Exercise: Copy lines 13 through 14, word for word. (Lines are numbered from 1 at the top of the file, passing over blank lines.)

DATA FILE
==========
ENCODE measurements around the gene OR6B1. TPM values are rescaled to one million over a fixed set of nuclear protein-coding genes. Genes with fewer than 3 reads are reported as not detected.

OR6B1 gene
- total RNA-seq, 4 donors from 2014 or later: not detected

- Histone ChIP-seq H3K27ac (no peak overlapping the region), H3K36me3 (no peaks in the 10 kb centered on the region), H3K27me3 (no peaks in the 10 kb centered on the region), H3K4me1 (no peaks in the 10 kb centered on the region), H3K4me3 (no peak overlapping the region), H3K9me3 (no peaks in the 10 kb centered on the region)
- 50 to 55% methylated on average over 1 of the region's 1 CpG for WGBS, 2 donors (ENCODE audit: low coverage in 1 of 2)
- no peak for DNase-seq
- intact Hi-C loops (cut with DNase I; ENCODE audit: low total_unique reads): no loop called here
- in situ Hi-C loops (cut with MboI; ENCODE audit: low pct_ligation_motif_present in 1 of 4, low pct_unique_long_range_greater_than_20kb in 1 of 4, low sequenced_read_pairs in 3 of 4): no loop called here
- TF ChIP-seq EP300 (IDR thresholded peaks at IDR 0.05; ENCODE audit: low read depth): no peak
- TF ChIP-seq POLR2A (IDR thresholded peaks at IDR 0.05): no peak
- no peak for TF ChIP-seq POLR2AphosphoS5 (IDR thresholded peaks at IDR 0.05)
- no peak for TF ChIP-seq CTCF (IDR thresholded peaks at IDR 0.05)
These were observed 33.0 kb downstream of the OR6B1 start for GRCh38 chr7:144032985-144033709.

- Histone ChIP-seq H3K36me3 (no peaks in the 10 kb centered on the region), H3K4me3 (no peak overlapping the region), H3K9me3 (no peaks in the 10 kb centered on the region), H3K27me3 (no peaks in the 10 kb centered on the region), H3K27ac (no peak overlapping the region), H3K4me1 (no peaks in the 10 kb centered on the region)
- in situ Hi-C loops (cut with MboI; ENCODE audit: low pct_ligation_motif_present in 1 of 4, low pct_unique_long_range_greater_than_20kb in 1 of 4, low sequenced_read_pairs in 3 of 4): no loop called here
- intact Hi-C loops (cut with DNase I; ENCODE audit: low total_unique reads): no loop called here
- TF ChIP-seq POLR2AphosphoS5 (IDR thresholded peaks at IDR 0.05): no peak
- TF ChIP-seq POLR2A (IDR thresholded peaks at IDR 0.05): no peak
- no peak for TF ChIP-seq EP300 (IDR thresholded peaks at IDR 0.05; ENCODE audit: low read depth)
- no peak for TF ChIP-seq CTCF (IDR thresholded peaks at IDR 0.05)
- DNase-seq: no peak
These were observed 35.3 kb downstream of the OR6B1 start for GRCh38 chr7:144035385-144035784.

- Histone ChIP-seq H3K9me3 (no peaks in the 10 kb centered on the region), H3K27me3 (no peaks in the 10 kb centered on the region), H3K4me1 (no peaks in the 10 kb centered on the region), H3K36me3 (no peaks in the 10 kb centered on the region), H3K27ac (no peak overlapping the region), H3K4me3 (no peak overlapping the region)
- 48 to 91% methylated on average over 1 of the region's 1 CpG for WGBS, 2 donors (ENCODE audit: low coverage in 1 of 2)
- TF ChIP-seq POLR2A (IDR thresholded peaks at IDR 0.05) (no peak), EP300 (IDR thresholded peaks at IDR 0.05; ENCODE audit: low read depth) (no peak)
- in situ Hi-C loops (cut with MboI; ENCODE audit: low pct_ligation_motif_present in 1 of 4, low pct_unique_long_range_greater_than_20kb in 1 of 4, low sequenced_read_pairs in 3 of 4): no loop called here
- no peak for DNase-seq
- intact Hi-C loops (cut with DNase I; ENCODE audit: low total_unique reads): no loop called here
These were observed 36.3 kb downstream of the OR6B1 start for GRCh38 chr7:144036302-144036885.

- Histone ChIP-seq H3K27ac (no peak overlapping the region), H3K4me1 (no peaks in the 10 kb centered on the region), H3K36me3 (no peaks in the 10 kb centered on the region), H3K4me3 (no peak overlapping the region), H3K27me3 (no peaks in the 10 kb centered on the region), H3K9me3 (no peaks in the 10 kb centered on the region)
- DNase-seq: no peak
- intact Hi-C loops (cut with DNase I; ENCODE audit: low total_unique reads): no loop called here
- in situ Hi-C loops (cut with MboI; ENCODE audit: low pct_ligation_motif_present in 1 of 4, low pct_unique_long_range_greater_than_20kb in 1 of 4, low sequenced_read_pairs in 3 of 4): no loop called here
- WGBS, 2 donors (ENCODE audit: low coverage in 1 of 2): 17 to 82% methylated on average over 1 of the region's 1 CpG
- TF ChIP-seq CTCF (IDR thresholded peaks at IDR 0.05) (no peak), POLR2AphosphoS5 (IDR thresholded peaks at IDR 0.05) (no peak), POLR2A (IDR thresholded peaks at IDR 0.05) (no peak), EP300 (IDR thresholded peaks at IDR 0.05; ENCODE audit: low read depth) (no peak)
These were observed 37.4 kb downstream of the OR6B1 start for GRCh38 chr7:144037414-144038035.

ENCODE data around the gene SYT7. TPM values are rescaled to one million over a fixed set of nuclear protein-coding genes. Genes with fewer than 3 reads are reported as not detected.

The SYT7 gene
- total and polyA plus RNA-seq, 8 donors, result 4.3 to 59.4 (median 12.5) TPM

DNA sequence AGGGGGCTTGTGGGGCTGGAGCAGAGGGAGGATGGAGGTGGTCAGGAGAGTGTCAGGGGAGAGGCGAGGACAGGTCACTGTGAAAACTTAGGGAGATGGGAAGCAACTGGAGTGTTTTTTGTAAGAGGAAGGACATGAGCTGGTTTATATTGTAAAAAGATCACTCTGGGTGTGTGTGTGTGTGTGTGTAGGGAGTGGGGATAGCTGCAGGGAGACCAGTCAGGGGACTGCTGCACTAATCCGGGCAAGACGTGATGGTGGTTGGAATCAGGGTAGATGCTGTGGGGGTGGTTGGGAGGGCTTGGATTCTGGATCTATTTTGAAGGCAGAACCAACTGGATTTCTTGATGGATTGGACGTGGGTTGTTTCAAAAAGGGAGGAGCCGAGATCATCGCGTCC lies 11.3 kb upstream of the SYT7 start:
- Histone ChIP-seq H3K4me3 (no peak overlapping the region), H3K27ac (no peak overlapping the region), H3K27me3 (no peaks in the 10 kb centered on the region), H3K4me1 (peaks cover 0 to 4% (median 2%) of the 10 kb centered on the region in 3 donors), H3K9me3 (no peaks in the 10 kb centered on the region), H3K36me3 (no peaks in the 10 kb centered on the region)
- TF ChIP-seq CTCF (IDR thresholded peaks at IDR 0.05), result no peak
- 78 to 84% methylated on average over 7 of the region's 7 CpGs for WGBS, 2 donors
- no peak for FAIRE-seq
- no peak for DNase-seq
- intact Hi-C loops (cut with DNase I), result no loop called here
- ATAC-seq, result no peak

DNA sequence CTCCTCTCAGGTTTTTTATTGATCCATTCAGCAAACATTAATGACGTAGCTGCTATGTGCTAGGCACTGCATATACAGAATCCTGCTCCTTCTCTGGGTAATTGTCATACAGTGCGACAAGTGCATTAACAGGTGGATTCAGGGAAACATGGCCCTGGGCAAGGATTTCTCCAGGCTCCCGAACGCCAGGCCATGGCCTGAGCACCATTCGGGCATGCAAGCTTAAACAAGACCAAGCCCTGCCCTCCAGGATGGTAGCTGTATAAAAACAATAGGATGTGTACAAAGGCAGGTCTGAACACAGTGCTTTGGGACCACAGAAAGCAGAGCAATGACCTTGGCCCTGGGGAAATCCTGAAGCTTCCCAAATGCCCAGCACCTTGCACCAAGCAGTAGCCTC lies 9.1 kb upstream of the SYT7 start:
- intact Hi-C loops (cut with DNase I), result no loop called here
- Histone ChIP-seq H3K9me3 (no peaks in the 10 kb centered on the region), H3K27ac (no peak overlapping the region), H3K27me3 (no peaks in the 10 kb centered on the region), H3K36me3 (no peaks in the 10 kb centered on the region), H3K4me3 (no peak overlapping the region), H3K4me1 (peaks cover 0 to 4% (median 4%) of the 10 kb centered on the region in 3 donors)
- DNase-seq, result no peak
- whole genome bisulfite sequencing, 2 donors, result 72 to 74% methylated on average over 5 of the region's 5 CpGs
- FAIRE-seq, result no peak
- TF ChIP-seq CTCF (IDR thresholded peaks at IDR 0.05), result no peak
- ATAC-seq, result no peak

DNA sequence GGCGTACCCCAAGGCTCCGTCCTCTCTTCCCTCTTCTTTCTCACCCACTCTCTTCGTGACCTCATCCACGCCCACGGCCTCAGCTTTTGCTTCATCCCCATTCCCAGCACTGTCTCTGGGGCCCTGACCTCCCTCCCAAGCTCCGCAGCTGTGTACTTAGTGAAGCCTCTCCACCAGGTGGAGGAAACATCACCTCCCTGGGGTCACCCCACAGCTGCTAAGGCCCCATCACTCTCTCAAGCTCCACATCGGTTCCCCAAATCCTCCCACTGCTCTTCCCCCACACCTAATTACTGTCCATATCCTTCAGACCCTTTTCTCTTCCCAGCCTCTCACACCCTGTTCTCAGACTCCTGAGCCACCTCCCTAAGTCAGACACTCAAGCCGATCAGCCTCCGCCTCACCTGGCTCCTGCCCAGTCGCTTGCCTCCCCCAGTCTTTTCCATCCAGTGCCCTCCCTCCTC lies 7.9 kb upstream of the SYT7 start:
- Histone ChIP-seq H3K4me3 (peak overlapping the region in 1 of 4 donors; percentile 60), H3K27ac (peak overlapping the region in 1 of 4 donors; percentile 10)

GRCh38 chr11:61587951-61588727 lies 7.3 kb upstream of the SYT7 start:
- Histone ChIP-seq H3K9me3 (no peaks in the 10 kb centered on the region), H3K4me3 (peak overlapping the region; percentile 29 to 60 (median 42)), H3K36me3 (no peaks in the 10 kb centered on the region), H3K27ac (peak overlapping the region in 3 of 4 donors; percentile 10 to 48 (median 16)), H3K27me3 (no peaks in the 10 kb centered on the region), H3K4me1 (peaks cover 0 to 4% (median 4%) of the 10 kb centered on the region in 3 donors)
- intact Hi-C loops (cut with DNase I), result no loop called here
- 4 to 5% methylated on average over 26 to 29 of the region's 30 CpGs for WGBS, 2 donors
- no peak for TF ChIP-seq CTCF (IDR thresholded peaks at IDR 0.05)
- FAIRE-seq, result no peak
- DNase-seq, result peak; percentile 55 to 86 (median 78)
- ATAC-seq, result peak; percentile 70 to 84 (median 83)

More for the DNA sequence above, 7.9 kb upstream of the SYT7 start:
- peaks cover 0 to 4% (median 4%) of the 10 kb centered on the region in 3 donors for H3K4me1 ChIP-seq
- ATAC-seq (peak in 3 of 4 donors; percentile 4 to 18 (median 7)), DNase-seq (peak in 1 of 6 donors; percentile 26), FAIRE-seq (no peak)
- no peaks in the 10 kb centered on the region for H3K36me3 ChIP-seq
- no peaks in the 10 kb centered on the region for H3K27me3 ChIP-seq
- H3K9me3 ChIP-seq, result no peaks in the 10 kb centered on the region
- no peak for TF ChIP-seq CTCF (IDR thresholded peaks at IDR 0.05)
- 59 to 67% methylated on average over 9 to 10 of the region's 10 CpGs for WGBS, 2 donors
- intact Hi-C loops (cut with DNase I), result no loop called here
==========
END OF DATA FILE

These were observed 33.0 kb downstream of the OR6B1 start for GRCh38 chr7:144032985-144033709.

- Histone ChIP-seq H3K36me3 (no peaks in the 10 kb centered on the region), H3K4me3 (no peak overlapping the region), H3K9me3 (no peaks in the 10 kb centered on the region), H3K27me3 (no peaks in the 10 kb centered on the region), H3K27ac (no peak overlapping the region), H3K4me1 (no peaks in the 10 kb centered on the region)